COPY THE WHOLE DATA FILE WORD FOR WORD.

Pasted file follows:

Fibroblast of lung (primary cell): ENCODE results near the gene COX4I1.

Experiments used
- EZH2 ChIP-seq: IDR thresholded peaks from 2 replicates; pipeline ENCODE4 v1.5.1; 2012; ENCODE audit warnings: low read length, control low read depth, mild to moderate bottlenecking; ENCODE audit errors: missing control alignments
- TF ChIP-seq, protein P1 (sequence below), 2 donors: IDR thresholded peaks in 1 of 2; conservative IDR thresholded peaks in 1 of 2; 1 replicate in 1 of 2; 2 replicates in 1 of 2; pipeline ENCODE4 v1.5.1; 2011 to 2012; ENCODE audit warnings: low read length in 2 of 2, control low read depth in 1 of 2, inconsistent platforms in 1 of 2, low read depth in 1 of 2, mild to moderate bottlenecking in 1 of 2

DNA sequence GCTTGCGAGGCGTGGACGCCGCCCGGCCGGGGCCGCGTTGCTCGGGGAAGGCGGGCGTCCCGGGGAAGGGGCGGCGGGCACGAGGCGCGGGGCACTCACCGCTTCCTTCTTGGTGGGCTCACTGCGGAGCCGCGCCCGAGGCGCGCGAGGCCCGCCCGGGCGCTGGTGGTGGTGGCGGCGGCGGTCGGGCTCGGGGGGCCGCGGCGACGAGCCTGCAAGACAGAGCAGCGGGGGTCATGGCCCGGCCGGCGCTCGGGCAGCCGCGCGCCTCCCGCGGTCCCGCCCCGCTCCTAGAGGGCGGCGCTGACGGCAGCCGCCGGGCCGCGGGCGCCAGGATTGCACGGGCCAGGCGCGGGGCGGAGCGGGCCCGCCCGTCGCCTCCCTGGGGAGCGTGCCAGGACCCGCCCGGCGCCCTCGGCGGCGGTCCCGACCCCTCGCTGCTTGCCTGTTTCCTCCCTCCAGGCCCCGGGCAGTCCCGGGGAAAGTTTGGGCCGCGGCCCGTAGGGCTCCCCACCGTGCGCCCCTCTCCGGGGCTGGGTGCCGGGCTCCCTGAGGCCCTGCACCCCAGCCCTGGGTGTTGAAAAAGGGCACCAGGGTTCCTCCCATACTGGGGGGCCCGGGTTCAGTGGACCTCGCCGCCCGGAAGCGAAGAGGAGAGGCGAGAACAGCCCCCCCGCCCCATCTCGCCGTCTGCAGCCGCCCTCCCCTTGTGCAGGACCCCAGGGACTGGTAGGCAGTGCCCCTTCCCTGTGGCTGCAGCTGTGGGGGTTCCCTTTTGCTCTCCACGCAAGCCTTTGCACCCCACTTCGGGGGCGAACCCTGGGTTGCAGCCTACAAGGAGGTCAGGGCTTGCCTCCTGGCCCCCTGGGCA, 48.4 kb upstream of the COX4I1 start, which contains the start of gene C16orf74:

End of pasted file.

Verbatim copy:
Fibroblast of lung (primary cell): ENCODE results near the gene COX4I1.

Experiments used
- EZH2 ChIP-seq: IDR thresholded peaks from 2 replicates; pipeline ENCODE4 v1.5.1; 2012; ENCODE audit warnings: low read length, control low read depth, mild to moderate bottlenecking; ENCODE audit errors: missing control alignments
- TF ChIP-seq, protein P1 (sequence below), 2 donors: IDR thresholded peaks in 1 of 2; conservative IDR thresholded peaks in 1 of 2; 1 replicate in 1 of 2; 2 replicates in 1 of 2; pipeline ENCODE4 v1.5.1; 2011 to 2012; ENCODE audit warnings: low read length in 2 of 2, control low read depth in 1 of 2, inconsistent platforms in 1 of 2, low read depth in 1 of 2, mild to moderate bottlenecking in 1 of 2

DNA sequence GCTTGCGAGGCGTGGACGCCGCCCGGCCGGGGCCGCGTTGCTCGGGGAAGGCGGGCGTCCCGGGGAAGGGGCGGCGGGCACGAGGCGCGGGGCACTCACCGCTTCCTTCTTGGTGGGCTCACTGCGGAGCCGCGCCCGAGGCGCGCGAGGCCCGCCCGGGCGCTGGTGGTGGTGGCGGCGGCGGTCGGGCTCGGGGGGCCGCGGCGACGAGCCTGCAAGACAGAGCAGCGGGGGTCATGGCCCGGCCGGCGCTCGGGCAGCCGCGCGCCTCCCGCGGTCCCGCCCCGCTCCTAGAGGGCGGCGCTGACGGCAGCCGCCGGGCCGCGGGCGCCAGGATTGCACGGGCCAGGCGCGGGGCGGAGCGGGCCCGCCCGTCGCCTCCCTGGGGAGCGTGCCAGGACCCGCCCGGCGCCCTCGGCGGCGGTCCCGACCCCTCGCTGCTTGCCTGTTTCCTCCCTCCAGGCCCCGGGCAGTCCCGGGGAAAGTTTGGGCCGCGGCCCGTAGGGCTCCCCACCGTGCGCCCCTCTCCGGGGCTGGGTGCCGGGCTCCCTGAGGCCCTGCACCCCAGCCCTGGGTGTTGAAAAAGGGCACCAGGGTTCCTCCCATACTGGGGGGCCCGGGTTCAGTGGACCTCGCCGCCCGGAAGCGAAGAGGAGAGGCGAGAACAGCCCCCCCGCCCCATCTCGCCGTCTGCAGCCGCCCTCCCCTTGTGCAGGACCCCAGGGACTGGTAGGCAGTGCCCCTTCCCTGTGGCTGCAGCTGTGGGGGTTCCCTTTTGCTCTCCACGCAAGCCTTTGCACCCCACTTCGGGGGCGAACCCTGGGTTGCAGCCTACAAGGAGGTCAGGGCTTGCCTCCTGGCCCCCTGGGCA, 48.4 kb upstream of the COX4I1 start, which contains the start of gene C16orf74: